Plus: A look at how the Seattle Indian Health Board handled COVID-19.
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💵 A side job that pays $90 an hour

Plus: A look at how the Seattle Indian Health Board handled COVID-19.

Hi there and welcome back to another Tuesday.

I want to know what you are most excited to do during this week of glorious weather. Will you be taking your first dip into the Sound? Breaking out the grill and reveling in a grilling day that isn’t wet? Finding a park, staking out space, and basking in the sun until you either burn or it gets too cold? Let me know what your plans are. 

A reminder that tomorrow we’ve got a live event with the Urban League of Seattle, Chinese Information and Service Center, and the Urban Indian Health Institute where we will be talking about the impact of COVID-19 on communities of color. Register and tune in for the free discussion here

Now, let’s get to that news...

What Seattle is talking about

Good thing we never promised no more cherry blossom photos. 😅 | Tag @the_evergrey or use #theevergrey to be featured in our Instagram of the Day. (📸: @through_whitfields_lens

These off-duty cops are paid $90 an hour to direct traffic. That number becomes $139 on Sundays and holidays. These officers are hired by Seattle City Light, which hires the cops through a for-profit firm. The Seattle Times Watchdog team reported that the city doesn’t set rates for off-duty work and has no one monitoring the system. Since 2017, it was found that there were 14 cases where SPD learned its officers were working off-duty without the required permits — or at least they could not be found on record. (The Seattle Times)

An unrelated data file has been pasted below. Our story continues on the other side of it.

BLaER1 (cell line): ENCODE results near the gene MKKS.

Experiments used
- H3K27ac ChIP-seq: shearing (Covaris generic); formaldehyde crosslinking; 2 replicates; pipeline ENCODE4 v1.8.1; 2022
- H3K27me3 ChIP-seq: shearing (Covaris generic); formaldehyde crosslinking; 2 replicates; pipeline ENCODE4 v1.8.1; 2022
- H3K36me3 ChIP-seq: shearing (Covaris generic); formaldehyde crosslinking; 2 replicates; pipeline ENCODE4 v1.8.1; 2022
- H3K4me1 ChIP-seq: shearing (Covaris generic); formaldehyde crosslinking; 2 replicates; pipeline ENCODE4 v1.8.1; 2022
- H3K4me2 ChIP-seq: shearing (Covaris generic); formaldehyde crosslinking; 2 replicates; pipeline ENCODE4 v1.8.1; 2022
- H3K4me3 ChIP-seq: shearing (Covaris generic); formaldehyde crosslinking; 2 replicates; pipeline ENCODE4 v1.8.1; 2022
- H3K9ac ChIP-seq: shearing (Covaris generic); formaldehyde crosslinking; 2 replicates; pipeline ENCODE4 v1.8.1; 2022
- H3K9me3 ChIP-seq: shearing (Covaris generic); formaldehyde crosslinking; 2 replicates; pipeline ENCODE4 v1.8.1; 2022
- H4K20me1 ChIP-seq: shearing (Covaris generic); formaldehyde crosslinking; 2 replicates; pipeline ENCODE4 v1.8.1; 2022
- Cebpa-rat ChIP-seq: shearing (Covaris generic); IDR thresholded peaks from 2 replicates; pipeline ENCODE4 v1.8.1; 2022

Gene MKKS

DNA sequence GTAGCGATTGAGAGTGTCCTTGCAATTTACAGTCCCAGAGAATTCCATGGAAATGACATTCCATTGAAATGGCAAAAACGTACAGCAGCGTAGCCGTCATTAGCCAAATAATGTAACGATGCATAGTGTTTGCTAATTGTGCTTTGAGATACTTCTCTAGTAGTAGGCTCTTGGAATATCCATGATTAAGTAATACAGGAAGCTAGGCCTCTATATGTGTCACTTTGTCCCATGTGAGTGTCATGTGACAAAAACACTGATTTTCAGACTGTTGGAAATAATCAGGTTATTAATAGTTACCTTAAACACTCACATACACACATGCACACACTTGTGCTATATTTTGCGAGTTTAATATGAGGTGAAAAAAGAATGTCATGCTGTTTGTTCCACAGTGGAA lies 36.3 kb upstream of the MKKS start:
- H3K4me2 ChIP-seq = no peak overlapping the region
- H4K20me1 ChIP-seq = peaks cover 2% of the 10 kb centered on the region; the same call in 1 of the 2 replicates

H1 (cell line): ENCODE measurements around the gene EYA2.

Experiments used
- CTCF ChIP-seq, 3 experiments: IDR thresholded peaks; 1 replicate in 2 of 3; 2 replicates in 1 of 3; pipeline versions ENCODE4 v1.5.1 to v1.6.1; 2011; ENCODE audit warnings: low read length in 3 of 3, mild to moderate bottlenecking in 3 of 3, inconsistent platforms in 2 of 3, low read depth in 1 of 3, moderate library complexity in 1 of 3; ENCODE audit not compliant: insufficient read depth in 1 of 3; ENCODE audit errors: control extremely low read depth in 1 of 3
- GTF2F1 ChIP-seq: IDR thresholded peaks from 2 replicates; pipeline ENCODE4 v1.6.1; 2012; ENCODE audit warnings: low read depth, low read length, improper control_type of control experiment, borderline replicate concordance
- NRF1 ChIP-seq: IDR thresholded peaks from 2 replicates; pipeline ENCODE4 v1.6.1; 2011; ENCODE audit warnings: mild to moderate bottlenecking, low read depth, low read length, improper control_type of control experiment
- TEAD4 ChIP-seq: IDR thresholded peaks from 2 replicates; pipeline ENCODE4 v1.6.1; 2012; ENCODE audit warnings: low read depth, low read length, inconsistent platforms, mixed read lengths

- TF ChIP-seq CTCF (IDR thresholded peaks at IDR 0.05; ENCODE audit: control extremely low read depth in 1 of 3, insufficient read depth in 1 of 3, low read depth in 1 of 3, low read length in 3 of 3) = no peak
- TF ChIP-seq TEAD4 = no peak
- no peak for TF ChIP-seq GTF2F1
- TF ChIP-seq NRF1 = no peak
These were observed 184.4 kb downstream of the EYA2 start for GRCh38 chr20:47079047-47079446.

Breathe a sigh of relief, we're not rolling back to Phase 2. Pierce, Cowlitz, and Whitman counties however, will have to move back to more restricted guidelines after a surge in COVID-19 cases. The three counties exceeded 200 cases per 100,000 residents every two weeks and had more than five hospitalizations per 100,000 residents every week. King County just made the cut with 192.9 cases and a hospitalization rate of 4 per those parameters. (Seattle Met)

A local game of ‘telephone’ has gone worldwide. Local artist Nathan Langston used to love the game telephone as a kid. Last year, around the start of the pandemic, Langston started a slightly different take on the game that brought together more than 900 people across almost 500 cities across the world. Starting in Langston’s home in West Seattle, he sent the first message in the form of a piece of art which each player then also translated into some other form of artwork. (Crosscut)

There's a new 'MudHoney' in town. The votes are in and the new tunnel boring machine to be used in the Ship Canal Water Quality Project will be named MudHoney — yes, after the band. (Seattle Public Utilities)

How the Seattle Indian Health Board became a model for pandemic response

Colleen DAmico, clinical pharmacist at SIHB. (Photo courtesy of the SIHB)

When the pandemic was still in its early days, the Seattle Indian Health Board asked for PPE. Instead, they received boxes of body bags. The incident made national headlines. 

The mistake stood out not just because PPE was in short supply and desperately needed. But the fact that an organization dedicated to serving the Urban Indian population was given supplies used to deal with dead bodies struck a chord that reflected hundreds of years of efforts to erase their community.

Despite the early setback, Seattle Indian Health Board (SIHB) has gone on to prove itself as a model for how to respond to a pandemic. How they did it was a combination of several things, but at its heart was a community-based approach.